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August 2009-Which English to Teach 

Page history last edited by sajan Karn 14 years, 4 months ago



August 2009 Issue


The English language has established itself as the most influential global language of communication in different countries around the world. It is one of the major languages taught in schools and universities. Most countries have adopted either the British or the North American variety of English as a target for teaching and learning purposes. But research studies have shown that there are new and legitimate varieties of Englishes in countries like Singapore, India, South Africa and the Philippines, and they too are governed by linguistic and sociolinguistic rules of use and usage. In addition, most people use English in order to communicate with the people belonging to different linguistic backgrounds in order to carry out real world communicative tasks in events like business transactions, conferences, transnational negotiations, etc.


The notion that few center countries own English as their sole property has been questioned due to its expanding role worldwide. Due to its global spread and emergence of new varieties when it has come in contact with other languages and cultures, no one nation or group of nations can claim the sole ownership. The obvious claim is that the people who employ English for communication must have a sense of ownership and agency over it. Therefore, the pedagogical policies and practices must inform the learners that they are learning English that belongs to them and that they can find their identity with it. So English is no more ‘foreign’ or ‘alien’ to the learners. Closely connected to the question of ownership is the traditional dichotomy between native and non-native speakers. The native speaker construct on genetic or ethnic ground is unjustifiable, and to assume that there are idealized native speakers of English is a myth. Native speakerness is not a fixed identity but is socially-culturally constructed identity. Other more neutral terms related to affiliation or proficiency like more/less proficient, expert/novice user might replace the NS/NNS dichotomy. Vivian Cook, for example, prefers to use the term ‘successful second language learner’ for the more proficient user of language. This discussion and debate questions the fundamental goal of traditional English language teaching: To make the learners able to communicate with the native speakers of English which is unattainable or irrelevant target. Since there exist no idealized native speakers or since everybody can be a native speaker of English if s/he has mastery over it (See Davies, 2003), then there is a need to redefine the goal of language teaching.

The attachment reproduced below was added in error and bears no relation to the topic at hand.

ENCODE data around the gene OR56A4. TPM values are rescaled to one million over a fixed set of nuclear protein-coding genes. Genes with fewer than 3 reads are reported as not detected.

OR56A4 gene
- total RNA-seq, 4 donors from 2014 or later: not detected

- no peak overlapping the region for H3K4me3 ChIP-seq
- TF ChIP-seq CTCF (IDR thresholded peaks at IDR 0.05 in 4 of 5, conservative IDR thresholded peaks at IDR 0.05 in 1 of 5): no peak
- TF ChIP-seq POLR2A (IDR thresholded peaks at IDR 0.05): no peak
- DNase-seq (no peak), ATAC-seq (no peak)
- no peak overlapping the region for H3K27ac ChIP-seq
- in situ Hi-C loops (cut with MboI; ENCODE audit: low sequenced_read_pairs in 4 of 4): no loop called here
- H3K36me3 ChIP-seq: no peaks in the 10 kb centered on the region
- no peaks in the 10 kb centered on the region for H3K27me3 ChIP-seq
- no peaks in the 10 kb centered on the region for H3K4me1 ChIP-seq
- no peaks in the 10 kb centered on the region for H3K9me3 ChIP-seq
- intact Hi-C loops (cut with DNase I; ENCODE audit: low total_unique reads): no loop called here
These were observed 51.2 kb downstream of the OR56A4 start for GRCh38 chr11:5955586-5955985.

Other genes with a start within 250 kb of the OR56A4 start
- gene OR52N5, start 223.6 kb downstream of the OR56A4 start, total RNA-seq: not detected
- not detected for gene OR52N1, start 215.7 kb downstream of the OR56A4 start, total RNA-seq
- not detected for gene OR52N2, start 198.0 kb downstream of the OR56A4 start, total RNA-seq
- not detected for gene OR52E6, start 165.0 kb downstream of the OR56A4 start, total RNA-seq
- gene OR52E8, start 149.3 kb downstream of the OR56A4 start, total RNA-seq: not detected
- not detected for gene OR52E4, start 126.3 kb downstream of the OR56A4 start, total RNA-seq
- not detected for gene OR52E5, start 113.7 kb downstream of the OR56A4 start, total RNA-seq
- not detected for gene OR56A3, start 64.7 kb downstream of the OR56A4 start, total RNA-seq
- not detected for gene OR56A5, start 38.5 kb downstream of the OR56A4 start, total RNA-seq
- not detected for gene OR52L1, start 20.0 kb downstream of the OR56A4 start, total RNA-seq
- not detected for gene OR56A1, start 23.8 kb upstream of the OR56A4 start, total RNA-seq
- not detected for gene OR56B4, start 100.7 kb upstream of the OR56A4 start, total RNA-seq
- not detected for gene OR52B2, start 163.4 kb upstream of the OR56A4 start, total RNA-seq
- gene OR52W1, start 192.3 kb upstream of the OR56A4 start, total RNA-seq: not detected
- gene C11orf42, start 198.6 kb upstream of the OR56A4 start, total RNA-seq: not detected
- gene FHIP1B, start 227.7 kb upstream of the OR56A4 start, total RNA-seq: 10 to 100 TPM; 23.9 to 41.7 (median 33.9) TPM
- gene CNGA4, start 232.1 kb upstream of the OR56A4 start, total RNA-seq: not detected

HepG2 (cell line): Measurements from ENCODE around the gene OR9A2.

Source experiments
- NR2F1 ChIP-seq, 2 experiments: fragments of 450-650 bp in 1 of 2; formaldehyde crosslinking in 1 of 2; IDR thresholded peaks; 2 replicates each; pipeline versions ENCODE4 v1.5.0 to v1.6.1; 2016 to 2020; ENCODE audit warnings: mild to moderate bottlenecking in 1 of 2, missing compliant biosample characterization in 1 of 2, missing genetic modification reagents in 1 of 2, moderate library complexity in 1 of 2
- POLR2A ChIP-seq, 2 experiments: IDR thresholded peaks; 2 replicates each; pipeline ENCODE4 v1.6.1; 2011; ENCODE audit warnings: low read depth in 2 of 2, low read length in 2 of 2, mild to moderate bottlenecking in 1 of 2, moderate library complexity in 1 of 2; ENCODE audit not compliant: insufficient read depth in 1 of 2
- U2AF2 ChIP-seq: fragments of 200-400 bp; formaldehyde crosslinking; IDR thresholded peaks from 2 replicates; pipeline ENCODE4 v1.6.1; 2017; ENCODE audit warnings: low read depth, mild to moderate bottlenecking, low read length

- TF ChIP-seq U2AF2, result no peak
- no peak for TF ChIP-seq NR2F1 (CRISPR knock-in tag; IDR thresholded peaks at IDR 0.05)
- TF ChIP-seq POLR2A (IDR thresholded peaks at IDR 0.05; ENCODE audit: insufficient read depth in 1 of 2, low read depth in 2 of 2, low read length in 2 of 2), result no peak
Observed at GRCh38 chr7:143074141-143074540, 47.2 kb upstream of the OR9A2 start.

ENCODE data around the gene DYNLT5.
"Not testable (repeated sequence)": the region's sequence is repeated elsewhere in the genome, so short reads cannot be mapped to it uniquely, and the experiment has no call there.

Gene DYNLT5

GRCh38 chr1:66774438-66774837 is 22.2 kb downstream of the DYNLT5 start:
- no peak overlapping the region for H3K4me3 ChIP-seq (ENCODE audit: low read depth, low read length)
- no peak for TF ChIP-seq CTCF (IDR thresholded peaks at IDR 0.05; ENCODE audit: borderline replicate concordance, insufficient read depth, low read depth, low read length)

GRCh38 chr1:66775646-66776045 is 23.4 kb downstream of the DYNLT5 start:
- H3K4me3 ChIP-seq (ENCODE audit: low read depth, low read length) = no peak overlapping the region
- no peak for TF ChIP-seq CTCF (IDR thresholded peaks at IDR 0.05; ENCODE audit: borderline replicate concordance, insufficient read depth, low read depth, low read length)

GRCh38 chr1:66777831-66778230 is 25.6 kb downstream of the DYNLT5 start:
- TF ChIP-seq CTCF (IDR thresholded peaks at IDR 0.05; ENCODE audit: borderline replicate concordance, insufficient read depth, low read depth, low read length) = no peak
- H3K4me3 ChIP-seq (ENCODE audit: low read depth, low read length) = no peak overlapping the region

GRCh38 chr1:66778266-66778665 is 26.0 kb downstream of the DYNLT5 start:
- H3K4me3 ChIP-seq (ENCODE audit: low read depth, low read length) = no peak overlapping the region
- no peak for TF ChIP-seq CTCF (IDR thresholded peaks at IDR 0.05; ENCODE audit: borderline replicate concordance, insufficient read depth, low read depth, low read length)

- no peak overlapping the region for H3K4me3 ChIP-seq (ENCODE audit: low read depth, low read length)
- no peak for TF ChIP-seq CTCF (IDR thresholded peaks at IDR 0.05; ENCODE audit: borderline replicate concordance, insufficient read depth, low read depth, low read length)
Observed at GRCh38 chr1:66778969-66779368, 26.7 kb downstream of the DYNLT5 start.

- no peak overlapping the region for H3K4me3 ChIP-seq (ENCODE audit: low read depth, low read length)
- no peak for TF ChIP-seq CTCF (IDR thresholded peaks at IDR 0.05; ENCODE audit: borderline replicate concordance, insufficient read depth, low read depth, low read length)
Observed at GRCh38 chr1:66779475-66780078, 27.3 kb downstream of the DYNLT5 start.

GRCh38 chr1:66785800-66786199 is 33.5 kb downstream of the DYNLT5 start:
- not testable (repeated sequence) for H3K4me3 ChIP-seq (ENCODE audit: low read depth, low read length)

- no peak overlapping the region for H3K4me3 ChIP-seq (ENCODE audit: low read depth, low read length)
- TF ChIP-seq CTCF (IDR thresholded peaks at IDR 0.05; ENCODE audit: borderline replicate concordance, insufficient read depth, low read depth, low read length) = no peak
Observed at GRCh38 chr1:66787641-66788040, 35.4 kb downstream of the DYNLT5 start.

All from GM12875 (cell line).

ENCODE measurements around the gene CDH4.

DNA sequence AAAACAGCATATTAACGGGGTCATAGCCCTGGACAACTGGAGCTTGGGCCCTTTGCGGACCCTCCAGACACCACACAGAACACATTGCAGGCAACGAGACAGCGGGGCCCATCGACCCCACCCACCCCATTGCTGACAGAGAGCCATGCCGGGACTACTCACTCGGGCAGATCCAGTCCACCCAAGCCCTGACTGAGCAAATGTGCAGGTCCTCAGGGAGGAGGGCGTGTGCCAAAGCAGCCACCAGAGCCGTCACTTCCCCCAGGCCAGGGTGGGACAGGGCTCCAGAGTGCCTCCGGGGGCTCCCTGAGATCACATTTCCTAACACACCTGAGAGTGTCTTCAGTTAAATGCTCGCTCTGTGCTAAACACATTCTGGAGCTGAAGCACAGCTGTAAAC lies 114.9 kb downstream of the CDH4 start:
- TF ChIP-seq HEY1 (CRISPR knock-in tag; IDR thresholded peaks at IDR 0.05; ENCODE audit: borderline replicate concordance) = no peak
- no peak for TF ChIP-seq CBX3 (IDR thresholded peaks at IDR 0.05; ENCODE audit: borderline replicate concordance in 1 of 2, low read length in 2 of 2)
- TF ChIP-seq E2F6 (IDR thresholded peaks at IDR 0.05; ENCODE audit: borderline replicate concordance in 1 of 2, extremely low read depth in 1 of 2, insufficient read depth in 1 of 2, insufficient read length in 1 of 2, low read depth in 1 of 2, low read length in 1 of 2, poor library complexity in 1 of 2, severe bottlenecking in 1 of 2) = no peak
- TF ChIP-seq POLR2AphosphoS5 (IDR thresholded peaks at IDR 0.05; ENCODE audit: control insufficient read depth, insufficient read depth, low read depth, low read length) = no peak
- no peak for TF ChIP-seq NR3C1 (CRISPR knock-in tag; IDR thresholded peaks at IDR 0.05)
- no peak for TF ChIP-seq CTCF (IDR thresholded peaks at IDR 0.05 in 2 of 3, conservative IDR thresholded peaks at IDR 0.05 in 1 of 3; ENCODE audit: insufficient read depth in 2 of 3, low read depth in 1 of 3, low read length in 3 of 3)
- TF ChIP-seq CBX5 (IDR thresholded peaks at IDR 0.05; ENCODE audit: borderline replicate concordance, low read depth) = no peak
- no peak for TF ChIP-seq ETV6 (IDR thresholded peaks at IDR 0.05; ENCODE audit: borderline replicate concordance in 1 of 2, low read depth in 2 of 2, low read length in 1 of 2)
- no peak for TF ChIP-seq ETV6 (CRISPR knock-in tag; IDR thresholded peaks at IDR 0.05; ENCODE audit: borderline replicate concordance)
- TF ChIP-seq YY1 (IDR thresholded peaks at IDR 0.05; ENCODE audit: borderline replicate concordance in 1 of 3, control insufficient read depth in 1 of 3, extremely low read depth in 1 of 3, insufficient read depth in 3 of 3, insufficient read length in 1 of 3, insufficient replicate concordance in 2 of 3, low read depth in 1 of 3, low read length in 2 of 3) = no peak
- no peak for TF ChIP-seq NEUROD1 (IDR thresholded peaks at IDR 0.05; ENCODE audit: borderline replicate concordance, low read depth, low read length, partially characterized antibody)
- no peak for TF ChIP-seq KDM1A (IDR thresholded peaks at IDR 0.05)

Against this backdrop, Aya Matsuda provides a case study of Japan (where American English is an ideal target for curricular goals) in the article entitled “Incorporating World Englishes in Teaching English as an International Language” published in TESOL Quarterly in 2003. She analyzes the textbooks used in the Japanese public schools and justifies the need to incorporate other outer circle countries’ English speaking characters and dialogues in the course books. She also points out that we can bring in the fluent speakers of English from other parts of world rather than only from the center English speaking countries. I have quoted the main highlights of her argument in the following bullets:

  • The  international  scope  of  learners’  English  learning  agenda should  logically  be  matched  by  pedagogical  approaches  that  teach English as an international language (EIL), in part through inclusion of varieties of World Englishes (p.719).
  • Teaching  inner-circle  English  in  Japan  neglects the real linguistic needs of the  learners, eclipses their education  about the  history  and  politics  of  English,  and  fails  to  empower  them  with ownership of English (p. 721).
  • Teachers themselves must be aware of the  current  landscape  of  the  English  language.  Teacher education programs for pre-service EFL teachers need to focus on both the inner circle and the outer circle varieties of English (p. 725).
  • Incorporating  World Englishes  does  not  mean removing  native  varieties  from  English  classes  or  replacing  them  with less-perfect  ones;  rather,  they  add  to  the  current  repertoire  and  thus enrich  the curriculum (p. 726).

She concludes her argument as:

“Presenting the  complexity  of  the  sociolinguistic  reality  of  English  is  needed  to prepare  learners  for  their  future  use  of  English that  may  involve  both NNSs  and  NSs  and  that  may  take  place  in  any  part  of  the  world.  The understanding  of World Englishes  does  not  consist of a  set  of  discrete items or topics that can  be tucked in at the beginning of the semester, between  formal  chapters,  or during the first 5 minutes  of  every  lesson and  then  be  forgotten.  It  is,  rather,  a  different  way  of  looking  at  the language,  which  is  more  inclusive,  pluralistic,  and  accepting  than  the traditional,  monolithic  view  of  English  in  which  there  is  one  correct, standard way of using English that all speakers must strive for. In a sense, incorporating World Englishes is like putting on a new pair of glasses— the detail and complexity of the world we suddenly see may initially be overwhelming,  but  in  the  long  run,  we  would  have  a  better  view  and understanding of English as an international language (EIL)” (p. 727).

Though the arguments and examples come from the Japanese EFL context, they have implications for Nepal too, and we English teachers can draw insights and develop our awareness of the plurality of English. Please find the attached article in the neltamail and provide your comments in the ‘comment’ box below.

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